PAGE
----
Establishing Good Credit Habits with a Student Credit Card

Young people starting out in today's marketplace need a couple of items to succeed. One is a bank account that offers credit and savings privileges. The other is a student credit card. Earning money and setting aside a portion each month for savings is an excellent way to utilize the money a young person earns. In order to build a credit history, though, cash purchases are not enough. Banks require a credit history before you will be allowed a loan for the purchase of a car or a house.

A good way to develop a credit history is through the responsible use of a student credit card. When you get a credit card instant good standing does not come automatically, though. By establishing a regular pattern of making purchases on a student credit card and then paying them off conscientiously, it is possible to build an impressive credit history. Good credit provides greater future purchasing power through increased lines of credit.

When you are looking for a new credit card, instant approval can take all the waiting out of the approval process. This will enable the credit card company to issue the card much sooner than using normal processes, and gives you the opportunity to use your new card sooner rather than later.

Under normal circumstances, if you are a new borrower and have no credit history, you might be required to have a cosigner in order to get a student credit card. Some banks that offer credit cards will reduce their risk by requiring you find an adult with a good credit history to sign your credit card application with you, with the understanding that if you default on the card, the cosigner would be responsible for paying the balance. It can be difficult to find an adult that would be willing to cosign, so you will want to examine each credit card offer for their requirements prior to applying.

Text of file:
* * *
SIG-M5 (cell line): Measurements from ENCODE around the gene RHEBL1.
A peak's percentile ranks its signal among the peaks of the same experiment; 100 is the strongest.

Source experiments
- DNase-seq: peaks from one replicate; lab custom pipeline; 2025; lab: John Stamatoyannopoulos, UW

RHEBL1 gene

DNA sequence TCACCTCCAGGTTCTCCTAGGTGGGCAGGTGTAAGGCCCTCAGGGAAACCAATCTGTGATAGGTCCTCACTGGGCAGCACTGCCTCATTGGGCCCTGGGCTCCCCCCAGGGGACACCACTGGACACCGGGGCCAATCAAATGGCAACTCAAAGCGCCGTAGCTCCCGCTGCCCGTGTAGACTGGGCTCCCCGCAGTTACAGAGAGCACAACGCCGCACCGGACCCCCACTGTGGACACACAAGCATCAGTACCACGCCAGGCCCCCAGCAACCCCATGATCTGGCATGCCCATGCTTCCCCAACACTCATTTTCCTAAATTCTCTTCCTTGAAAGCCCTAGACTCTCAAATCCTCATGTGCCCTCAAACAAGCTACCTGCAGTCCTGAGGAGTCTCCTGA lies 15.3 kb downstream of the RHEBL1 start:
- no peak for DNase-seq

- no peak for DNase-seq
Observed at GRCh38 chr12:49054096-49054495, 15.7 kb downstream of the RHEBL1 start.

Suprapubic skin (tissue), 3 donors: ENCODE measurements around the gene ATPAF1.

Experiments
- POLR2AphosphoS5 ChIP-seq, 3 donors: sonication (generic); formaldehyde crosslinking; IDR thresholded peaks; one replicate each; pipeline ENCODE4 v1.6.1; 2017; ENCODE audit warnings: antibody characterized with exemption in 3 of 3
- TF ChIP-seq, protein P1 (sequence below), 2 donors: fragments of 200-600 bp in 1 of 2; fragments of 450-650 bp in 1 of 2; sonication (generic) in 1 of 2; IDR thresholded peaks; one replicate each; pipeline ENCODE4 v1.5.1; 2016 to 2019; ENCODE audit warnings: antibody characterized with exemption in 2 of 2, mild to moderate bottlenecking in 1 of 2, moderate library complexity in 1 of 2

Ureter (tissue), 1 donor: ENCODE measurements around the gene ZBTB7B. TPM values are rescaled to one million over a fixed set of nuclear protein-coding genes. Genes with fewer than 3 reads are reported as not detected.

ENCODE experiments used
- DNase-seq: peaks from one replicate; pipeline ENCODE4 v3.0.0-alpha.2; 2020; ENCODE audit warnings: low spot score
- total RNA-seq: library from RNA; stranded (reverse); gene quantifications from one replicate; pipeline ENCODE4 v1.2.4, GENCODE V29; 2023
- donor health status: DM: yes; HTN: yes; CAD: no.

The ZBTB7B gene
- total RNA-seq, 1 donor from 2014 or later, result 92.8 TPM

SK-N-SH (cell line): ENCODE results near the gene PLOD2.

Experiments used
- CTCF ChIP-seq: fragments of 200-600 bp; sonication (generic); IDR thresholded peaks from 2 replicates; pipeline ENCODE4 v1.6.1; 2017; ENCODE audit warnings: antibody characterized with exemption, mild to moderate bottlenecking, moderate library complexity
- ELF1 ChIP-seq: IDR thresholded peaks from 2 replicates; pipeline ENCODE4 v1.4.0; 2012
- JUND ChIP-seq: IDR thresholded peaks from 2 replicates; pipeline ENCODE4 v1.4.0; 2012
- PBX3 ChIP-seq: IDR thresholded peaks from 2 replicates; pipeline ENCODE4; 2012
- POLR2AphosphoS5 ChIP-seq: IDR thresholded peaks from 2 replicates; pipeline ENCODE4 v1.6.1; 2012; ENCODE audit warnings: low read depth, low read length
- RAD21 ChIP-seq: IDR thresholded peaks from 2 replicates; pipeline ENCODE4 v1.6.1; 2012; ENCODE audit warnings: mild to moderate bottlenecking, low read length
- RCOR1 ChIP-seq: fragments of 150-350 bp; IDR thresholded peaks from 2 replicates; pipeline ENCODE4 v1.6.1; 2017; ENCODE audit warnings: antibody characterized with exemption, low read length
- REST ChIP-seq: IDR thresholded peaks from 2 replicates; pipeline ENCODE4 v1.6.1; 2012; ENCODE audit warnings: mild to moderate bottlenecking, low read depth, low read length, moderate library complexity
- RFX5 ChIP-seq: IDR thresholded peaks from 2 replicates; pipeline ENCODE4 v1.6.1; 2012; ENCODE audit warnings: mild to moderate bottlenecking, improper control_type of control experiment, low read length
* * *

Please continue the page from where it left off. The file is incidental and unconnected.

Bank of America offers a student credit card that requires no cosigner, however. Once you have that credit card, instant buying power is yours. The student card from Bank of America also comes without an annual fee, and offers the convenience of online banking as well.

To be eligible for a student credit card, you will need to be enrolled in some kind of educational institution and be older than eighteen years of age. A credit card, when used reasonably by a student, can be a great tool to help you build your credit history so that it reflects well on you.

Source: Associated Content

Safety Of Your Credit Card Information

How safe is your credit card information? How safe is your identity if someone gets your credit card information? If you read the news there are so many ways people can steal your identity. There is even ways they can steal your credit card information and use it. You didn't have to leave your wallet somewhere. You didn't have to have your pocketbook robbed. There are hackers and hi-tech ways of taking your information. It used to be if you went in a grocery store and used a credit card the only person you had to worry about using your information was the teller. Not anymore! According to Yahoo!News someone hacked into two U.S. grocery store chains owned by a Belgium based company, Delhaize Group SA and stole thousands of credit card numbers.

Hannaford Bros., based in Scarborough, Maine, said February 27 they became aware of unusual credit card activity and began an investigation. Data had been illegally accessed during the credit card authorization process. No personal information such as names or addresses was accessed. Stores that were affected were Massachusetts, New England, New York, and Sweetbay customers in Florida. There were 165 Hannaford stores and 106 Sweetbay supermarkets. Nearly 2,000 cases of fraud have been linked to the breach. According to Boston's WBZ radio 4.2 million credit and debit card numbers were stolen. Company officials not immediately available to confirm. Hannaford Chief Executive Ron Hodge offered an apology for the intrusion.

If you think your credit card has been charged for purchases you didn't authorize immediately call the credit card company. Most credit cards are automatically protected debit cards are protected from fraud as well. The banks and the credit card companies do put limits on it though. If you have internet access you might want to do a daily check of your credit card and debit card purchases. Personal information is usually not tied to your credit card number. HUH? The credit card companies and your bank have all your personal information. If you have someone's credit card number or debit card it's hard to get into the person's account to find this information. The companies make you supply that information to them before you can see your account. You have to know your name and social security number before getting access to any information. So be safe and do checks on your credit report monthly and do checks on your charge accounts weekly if you can't check them daily.

Source: Associated Content